Bosnia & Herzegovina’s smaller entity, Republika Srpska, will hold a referendum on the celebration of Republic Day on September 25 despite the decision of the state-level constitutional court to suspend it and amid strong pressure from the international community, local politicians and even the entity’s closest ally Serbia.
There is speculation that Republika Srpska is preparing to use the referendum as an excuse to secede from Bosnia, especially after the entity’s president Milorad Dodik’s recent attempt to secure Moscow’s backing at a meeting with Russian President Vladimir Putin. Dodik has already hinted of this, saying that Republika Srpska will respond to violence with secession. However, such a move could seriously destabilise the region.
Republika Srpska wants to celebrate Republic Day on January 9 - the date marking the anniversary of the proclamation of the Republic of the Serb People of Bosnia and Herzegovina in 1992, shortly before the outbreak of the Bosnian civil war. At the time Bosnian Serbs claimed their republic was part of Yugoslavia – rather than Bosnia, which had declared its independence the year before.
January 9 is also an Orthodox religious holiday, the Day of St Stephen, which is not observed by Catholic Croats or Muslim Bosniaks. Given the overwhelmingly ethnic Serb population in Republika Srpska, its population is expected to vote in favour of the holiday.
Last year, Bosnia’s constitutional court decided that the celebration of Republic Day in the entity contains elements of discrimination and should not be held until it meets the criteria of international legislation for human rights.
In an effort to comply with the constitutional court’s requirements and lower the tensions, Republika Srpska has been considering amending its law on public holidays. On September 21, Republika Srpska’s parliament asked the government to propose amendments to the law on public holidays. Several days earlier, the Dodik had pledged that the law would be changed so that it meets constitutional requirements. The law will allow those who do not wish to celebrate a certain holiday, not to celebrate it.
However, even this last ditch attempt to resolve the constitutional crisis in the country seems to have come too late as the entity has not given up plans to hold the referendum, which will breach the Dayton peace agreement that ended the bloody 1992-1995 Bosnian war.
This led to a constant rise of tensions in the country, which peaked with the threats of wartime Bosnian Muslim commander Sefer Halilovic.
On September 20, Halilovic, former general and commanding officer of the so-called Army of the Republic of Bosnia and Herzegovina controlled by Bosnian Muslims during the Bosnian war, said that if Republika Srpska holds the planned referendum, this will unpack the Dayton peace agreement and could lead to war. He also said that Republika Srpska can only hold out for 10 to 15 days in a potential clash and that many people in Bosnia are ready to start a war.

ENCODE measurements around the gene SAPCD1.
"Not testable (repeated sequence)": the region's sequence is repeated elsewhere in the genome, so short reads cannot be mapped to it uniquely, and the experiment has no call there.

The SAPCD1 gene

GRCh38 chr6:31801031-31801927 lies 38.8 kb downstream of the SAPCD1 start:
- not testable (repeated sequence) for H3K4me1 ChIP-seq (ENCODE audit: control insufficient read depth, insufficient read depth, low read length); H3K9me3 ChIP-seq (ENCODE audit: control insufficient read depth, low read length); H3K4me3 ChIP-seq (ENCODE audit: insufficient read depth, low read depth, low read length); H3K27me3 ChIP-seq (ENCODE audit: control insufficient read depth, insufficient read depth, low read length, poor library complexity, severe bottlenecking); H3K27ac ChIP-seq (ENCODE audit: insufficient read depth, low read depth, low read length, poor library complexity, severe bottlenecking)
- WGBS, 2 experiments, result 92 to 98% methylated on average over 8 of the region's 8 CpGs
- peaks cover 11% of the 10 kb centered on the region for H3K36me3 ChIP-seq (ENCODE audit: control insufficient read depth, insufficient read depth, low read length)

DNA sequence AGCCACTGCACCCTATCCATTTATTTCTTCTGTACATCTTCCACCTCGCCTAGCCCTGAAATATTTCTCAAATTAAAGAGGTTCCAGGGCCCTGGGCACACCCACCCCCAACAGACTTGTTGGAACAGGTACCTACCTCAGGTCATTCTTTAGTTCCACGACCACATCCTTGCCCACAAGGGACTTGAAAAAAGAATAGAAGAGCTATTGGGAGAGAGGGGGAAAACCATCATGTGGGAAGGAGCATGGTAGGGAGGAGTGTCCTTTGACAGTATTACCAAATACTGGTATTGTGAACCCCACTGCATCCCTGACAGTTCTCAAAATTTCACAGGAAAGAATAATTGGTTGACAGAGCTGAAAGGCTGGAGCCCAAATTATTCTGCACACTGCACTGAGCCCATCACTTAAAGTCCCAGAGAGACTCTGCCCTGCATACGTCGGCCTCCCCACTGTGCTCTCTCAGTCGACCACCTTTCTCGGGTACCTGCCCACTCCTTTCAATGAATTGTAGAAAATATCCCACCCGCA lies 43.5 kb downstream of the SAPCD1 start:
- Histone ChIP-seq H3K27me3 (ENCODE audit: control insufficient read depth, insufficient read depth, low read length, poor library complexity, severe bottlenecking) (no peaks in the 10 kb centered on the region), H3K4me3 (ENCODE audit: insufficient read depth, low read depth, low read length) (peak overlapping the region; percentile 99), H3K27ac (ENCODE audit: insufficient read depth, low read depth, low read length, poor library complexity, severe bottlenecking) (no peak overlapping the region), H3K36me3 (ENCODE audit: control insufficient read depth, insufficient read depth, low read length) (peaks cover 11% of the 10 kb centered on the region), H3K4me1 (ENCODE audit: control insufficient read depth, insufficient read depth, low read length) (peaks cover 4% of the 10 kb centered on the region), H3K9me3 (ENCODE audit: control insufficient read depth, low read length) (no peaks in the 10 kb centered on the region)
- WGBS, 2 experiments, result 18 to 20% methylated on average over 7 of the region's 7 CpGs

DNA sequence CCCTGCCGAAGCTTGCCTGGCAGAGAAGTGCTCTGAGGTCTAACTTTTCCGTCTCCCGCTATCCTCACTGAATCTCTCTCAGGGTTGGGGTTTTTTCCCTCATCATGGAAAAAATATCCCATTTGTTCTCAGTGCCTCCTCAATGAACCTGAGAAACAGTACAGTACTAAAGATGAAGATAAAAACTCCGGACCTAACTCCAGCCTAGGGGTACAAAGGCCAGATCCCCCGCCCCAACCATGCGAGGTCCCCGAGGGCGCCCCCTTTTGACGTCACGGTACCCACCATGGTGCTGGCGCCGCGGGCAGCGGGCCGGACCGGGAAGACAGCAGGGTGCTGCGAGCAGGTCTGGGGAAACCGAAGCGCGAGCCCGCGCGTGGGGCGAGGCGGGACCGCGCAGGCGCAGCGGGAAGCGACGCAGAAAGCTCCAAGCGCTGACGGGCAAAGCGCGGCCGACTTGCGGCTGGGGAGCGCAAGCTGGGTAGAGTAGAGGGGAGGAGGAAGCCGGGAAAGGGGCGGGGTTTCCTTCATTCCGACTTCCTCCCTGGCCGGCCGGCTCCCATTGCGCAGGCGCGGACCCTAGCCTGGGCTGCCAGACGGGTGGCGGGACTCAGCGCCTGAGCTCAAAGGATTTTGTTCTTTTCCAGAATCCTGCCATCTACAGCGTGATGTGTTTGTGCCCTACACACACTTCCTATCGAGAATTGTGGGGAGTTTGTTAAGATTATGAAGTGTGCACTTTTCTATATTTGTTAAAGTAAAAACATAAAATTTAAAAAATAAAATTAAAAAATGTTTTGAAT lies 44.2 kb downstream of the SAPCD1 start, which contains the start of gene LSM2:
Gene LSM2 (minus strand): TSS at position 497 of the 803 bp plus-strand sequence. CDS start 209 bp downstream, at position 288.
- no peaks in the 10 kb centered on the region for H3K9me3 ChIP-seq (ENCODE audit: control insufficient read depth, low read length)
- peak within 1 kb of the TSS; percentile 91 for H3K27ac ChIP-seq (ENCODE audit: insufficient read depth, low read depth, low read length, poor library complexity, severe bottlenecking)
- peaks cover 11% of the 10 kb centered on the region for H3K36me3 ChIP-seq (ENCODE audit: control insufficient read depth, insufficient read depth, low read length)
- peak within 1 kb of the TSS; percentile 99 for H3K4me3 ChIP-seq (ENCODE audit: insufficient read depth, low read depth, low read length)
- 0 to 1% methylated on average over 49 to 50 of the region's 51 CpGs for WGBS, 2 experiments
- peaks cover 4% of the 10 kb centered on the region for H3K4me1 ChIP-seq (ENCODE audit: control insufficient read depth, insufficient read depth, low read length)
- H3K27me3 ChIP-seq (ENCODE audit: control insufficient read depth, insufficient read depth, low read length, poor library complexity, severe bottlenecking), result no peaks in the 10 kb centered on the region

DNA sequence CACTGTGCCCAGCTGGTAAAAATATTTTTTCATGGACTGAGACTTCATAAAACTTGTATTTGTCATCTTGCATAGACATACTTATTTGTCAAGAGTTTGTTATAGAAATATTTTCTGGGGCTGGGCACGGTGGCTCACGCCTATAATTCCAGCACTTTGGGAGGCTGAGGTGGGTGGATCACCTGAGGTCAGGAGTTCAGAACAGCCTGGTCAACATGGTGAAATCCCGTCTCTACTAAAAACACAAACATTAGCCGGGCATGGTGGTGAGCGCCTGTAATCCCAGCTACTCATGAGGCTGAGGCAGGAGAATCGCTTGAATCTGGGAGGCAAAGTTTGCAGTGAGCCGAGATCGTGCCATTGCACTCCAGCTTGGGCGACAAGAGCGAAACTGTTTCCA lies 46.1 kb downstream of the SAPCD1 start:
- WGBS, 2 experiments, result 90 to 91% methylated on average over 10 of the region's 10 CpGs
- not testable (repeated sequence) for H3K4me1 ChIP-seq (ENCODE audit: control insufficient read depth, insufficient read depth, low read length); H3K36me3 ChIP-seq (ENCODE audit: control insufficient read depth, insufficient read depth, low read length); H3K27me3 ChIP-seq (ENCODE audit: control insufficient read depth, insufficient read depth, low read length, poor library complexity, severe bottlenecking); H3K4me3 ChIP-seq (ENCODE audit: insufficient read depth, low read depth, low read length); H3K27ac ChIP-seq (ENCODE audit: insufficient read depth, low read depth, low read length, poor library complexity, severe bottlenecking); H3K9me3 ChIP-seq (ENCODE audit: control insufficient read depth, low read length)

The statements of the former army commander, who is also the leader of the nationalist Bosnia and Herzegovina Patriotic Party BPS-Sefer Halilovic, provoked very strong reactions from both Republika Srpska and Serbia. Belgrade gave a clear signal that it will not abandon Republika Srpska in case of a military conflict.
Some local analysts believe that politicians across in the country are using the referendum to increase their popularity ahead of local elections in early October and that nothing significant will follow. However, the state-level police are preparing for possible violence on September 25 and the days after the referendum.
At the same time, the international community has been putting heavy pressure on Republika Srpska to scrap plans for the referendum and calm down the situation. The ambassadors of the Peace Implementation Council’s (PIC) have issued two statements, calling on Republika Srpska to to respect the decisions of the constitutional court. In a joint statement in July, EU High Representative Federica Mogherini and European Commissioner Johannes Hahn said the same. High Representative Valentin Inzko also has called on all parties to respect the constitutional court’s decision.
However, Republika Srpska can still rely on its other strong ally – Russia, which did not sign PIC’s declarations and gave Dodik its full support for the referendum. The Republika Srpska’s president even visited Moscow to meet Putin on September 22, just a few days before the referendum. Although both Banja Luka and Moscow denied that the meeting was related to the referendum, it was seen as a demonstration of support by analysts.
According to Dodik, the referendum was not discussed during the meeting. In a phone conversation with a journalist from daily Nezavisne Novine, Dodik said that he and Putin had discussed stability and peace in the region, and the preservation of the Dayton agreement as a factor for stability in the region.